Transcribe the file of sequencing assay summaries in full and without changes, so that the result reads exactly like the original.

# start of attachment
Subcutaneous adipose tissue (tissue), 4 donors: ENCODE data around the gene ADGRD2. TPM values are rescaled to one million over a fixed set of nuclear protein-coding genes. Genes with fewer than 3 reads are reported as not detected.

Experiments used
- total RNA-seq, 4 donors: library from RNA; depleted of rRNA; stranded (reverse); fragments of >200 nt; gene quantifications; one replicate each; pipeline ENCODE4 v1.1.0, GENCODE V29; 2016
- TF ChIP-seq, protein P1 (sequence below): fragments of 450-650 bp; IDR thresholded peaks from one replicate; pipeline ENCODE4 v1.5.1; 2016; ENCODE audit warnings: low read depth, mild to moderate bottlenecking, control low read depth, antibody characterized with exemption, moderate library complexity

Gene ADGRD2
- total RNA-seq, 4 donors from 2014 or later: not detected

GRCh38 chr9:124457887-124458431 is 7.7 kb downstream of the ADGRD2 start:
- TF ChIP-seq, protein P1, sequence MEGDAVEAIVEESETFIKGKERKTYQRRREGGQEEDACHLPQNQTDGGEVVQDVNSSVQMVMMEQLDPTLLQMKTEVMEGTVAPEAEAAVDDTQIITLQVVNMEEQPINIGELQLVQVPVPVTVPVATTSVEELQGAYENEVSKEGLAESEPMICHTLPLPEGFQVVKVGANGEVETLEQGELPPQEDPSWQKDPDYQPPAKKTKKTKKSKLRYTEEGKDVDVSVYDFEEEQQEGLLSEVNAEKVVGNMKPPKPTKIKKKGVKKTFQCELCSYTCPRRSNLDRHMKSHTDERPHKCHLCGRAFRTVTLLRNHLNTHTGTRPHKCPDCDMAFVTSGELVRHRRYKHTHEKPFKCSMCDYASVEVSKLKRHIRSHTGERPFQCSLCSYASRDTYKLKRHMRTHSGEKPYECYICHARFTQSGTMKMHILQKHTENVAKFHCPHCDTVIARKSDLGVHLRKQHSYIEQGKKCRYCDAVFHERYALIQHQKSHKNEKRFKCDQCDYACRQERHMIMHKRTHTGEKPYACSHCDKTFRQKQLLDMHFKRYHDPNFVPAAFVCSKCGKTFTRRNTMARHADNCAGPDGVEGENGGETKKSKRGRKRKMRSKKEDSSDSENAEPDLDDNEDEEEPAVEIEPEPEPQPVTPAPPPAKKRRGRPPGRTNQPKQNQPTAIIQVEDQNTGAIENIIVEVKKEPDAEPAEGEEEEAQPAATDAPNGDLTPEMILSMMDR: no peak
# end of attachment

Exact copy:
Subcutaneous adipose tissue (tissue), 4 donors: ENCODE data around the gene ADGRD2. TPM values are rescaled to one million over a fixed set of nuclear protein-coding genes. Genes with fewer than 3 reads are reported as not detected.

Experiments used
- total RNA-seq, 4 donors: library from RNA; depleted of rRNA; stranded (reverse); fragments of >200 nt; gene quantifications; one replicate each; pipeline ENCODE4 v1.1.0, GENCODE V29; 2016
- TF ChIP-seq, protein P1 (sequence below): fragments of 450-650 bp; IDR thresholded peaks from one replicate; pipeline ENCODE4 v1.5.1; 2016; ENCODE audit warnings: low read depth, mild to moderate bottlenecking, control low read depth, antibody characterized with exemption, moderate library complexity

Gene ADGRD2
- total RNA-seq, 4 donors from 2014 or later: not detected

GRCh38 chr9:124457887-124458431 is 7.7 kb downstream of the ADGRD2 start:
- TF ChIP-seq, protein P1, sequence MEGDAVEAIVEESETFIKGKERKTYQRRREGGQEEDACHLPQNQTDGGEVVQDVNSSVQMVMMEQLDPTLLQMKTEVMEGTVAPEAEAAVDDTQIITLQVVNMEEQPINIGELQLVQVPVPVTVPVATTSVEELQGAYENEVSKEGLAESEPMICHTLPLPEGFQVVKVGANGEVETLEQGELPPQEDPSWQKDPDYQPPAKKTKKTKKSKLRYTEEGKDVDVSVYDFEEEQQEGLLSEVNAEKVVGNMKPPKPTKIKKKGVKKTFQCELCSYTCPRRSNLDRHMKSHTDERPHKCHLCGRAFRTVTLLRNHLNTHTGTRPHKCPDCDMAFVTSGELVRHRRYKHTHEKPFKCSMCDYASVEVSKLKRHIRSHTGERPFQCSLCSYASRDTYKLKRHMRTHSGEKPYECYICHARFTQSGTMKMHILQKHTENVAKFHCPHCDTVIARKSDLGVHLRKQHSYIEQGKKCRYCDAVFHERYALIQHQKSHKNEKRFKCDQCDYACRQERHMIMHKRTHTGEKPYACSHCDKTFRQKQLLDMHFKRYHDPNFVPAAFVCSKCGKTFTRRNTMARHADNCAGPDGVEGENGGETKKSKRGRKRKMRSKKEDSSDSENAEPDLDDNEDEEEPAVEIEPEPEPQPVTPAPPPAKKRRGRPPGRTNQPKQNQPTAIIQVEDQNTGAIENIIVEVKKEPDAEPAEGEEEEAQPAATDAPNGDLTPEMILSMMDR: no peak